Saturday, 14 May 2011

The Legend of Roma Guillon Lethière

Roma Guillon Lethière

I was once an enthusiastic reader of John le Carré’s novels. A crucial element of the plot of Smiley’s People (1979) is the creation of a ‘legend’ or cover story for a girl by the Soviet spymaster Karla which ultimately enables the eponymous antihero to force his opponent to defect.

In the past months I have become increasingly frustrated and obsessed by the legends created by our ancestors. What once was known of the truth has moved from whispers into oblivion as the generations have passed.

These legends seem to have had two functions. On one hand they created personae for the theatre which were perhaps very different from reality. These emphasise or enhance the truth and build memorable publicity for the performer.

This is no different from what happens today and to a certain extent we all do it. The social processes of constructing family histories select a handful of ancestors which will be remembered while thousands are entirely forgotten or are no more than a name printed on a genealogical diagram.

On the other hand, it was important that the legends of the d’Egvilles and the Michaus should not be a hindrance to them as they moved and marketed themselves among the upper echelons of British society.

Roma Guillon LeThière (c1837-1903) was a prominent actress in her day and her artistic antecedents are carefully cited. In Pen, Pencil Baton and Mask: Biographical Sketches by Helen C. Black (1896),
Roma Guillon Le Thiere is the daughter of the late Guyon Le Thiere, formerly in the Imperial Guard at Waterloo, afterwards a civil engineer. Her grandfather, Captain Augustus Bizet who was shot in the retreat from Moscow was Member of the Paris Institute and Director of the French Academy at Rome, in which glorious city she was born. His widow one of the Harve D'Egvilles re-married, and was the celebrated Madame Michau of Brighton, ballet ' master,' teacher of dancing, and mistress of the ceremonies to Kings George IV. and William. Roma Le Thiere was brought up by her mother from whom she inherits her artistic talents in strict Evangelican doctrines. On the death of her father, pecuniary circumstances made it necessary that the young girl should do something to provide for herself and her beloved mother. Her first step was to write to a valued friend, Mr. George Augustus Sala, and ask his advice. He replied, 'Go on the stage,' to which she answered, ' Have you lost your wits ? I know nothing about it.' The journalist knew better. ' Go on the stage,' he reiterated ; ' if I know you aright, you will make your way

Perhaps because of her ‘Evangelican’ principles Roma lives a full life; her spare time is spent knitting woollens for the poor and persuading them to swear off the booze,
Although a strict Churchwoman, she makes no distinctions, and the warm, tender heart is open to all alike ; but her aid is given in a methodical and practical manner. She wins the confidence and affection of these humble friends, and speaks with joy of their many proofs of appreciation, such as in the case of habitual drunkards, when several took the pledge on her birthday ' because it was the only present we could give you, miss.' 'And they kept it, too,' says Miss Le Thiere impressively, while the good, earnest face beams with interest. ' My visits to my district have often comforted me in my own troubles, but I never let my skeletons dance in public. I keep them to perform their little fandangos in strict privacy at home,' she adds,laughing.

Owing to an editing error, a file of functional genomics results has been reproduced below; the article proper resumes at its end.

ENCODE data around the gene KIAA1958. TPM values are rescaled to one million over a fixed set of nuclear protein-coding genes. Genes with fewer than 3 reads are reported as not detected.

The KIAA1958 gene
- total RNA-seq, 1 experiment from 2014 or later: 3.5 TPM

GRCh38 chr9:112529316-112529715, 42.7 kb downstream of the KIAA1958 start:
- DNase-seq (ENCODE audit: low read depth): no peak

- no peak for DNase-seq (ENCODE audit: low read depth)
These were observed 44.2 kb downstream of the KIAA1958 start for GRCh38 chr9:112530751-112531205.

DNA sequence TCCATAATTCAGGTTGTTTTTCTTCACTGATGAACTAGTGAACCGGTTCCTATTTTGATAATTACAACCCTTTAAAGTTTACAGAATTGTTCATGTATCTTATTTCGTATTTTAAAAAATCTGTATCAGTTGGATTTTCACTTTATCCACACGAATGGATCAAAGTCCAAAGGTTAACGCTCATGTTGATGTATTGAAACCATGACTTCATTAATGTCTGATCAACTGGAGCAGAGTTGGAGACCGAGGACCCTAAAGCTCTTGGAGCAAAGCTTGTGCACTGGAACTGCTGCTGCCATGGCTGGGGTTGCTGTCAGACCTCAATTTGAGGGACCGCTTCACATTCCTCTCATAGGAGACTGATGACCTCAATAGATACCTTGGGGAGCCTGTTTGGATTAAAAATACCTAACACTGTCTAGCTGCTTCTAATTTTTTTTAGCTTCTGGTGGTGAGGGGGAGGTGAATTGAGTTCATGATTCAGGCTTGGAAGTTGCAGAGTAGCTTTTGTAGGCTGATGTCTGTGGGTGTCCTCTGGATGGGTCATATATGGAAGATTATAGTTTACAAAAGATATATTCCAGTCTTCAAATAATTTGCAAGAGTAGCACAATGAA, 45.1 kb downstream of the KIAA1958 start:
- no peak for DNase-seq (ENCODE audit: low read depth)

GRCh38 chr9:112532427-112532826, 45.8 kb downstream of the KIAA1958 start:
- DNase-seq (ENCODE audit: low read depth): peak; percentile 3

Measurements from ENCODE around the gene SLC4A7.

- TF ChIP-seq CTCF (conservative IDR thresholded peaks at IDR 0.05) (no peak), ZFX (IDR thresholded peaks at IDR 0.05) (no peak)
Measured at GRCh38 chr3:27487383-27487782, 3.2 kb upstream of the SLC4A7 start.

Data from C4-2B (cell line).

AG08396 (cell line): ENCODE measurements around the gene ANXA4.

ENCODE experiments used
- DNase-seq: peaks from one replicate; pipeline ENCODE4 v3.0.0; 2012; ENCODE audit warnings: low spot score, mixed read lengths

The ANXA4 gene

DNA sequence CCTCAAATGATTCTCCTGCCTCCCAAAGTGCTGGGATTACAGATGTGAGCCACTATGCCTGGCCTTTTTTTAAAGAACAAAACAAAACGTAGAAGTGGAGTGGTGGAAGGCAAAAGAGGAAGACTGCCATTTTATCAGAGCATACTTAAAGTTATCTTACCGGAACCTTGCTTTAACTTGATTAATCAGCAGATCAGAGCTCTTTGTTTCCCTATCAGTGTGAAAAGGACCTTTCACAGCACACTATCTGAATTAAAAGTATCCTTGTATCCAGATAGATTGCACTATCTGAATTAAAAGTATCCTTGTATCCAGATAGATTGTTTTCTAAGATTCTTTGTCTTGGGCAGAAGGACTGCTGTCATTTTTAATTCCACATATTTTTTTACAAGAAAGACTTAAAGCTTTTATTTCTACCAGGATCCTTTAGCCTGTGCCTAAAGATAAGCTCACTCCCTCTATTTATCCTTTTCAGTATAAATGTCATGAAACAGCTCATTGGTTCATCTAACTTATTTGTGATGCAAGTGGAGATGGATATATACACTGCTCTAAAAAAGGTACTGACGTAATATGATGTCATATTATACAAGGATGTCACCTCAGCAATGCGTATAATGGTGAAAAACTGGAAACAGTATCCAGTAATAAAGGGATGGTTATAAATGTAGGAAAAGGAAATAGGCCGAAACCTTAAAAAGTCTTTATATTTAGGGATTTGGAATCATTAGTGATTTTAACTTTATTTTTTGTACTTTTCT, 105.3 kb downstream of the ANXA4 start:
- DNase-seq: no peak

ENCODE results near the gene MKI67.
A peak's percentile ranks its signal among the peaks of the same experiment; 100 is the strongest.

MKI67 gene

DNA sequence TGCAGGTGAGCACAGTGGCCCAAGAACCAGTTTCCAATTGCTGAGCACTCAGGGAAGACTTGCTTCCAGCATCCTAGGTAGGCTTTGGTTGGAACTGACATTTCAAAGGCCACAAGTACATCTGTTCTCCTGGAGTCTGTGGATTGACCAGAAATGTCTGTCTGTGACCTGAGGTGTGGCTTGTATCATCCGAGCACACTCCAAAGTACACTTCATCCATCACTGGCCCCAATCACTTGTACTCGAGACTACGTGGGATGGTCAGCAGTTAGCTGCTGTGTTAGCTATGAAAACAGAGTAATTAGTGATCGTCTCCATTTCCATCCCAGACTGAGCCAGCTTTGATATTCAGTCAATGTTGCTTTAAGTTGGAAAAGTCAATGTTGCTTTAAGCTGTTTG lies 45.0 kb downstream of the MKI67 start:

The bones of this biography are to be found in George Augustus Sala’s 1895 autobiography, The Life and Adventures of George Augustus Sala written by himself,
Her [Madame Michau’s] eldest daughter, Sophie Bizet, married a son of the celebrated historical painter, Baron Le Thiere, who, under the First Empire was Director of the French Academy at Rome; and she had a daughter, who still lives to be admired and respected by the members of that dramatic profession which she has for some years past adorned.
Guillaume Guillon known as LeThière (1760-1832) was born in Guadeloupe to Pierre Guillon, a French official, and a ‘mulatto’ mother. LeThière (meaning ‘the third’) became a painter in the neoclassical style, was awarded the Légion d’Honneur and was a professor at the École des Beaux-Arts. Guillaume married at least twice and at least one of his sons was born out of wedlock.

LeThière’s three known sons were Alexandre, Auguste and Lucien; either Alexandre or Auguste was his natural son. Adèle Sophie Bizet d’Egville’s marriage lines from 30 July 1835 give her groom’s name as ‘Auguste Guillon Saint Leger’ and then the writing becomes difficult to decipher, but his surname appears to be LeThière.

So Roma’s legend did not start with her theatrical biography but in the previous generation. Which skeletons would have performed an embarrassing public dance?

Firstly, although I found other references to the Baron LeThière I haven’t yet found it recorded that he was created a Baron de l’Empire. Secondly, I have found no references to a Bizet who was secretary to Napoleon. This might be entirely due to the sources to which I have access for the purposes of blogging. Thirdly, if Roma’s father is Auguste LeThière then she would have had two illegitimate sisters as he is known to have fathered two natural daughters. Finally, as a Victorian lady in the public eye would she feel able to declare that her grandfather was black?

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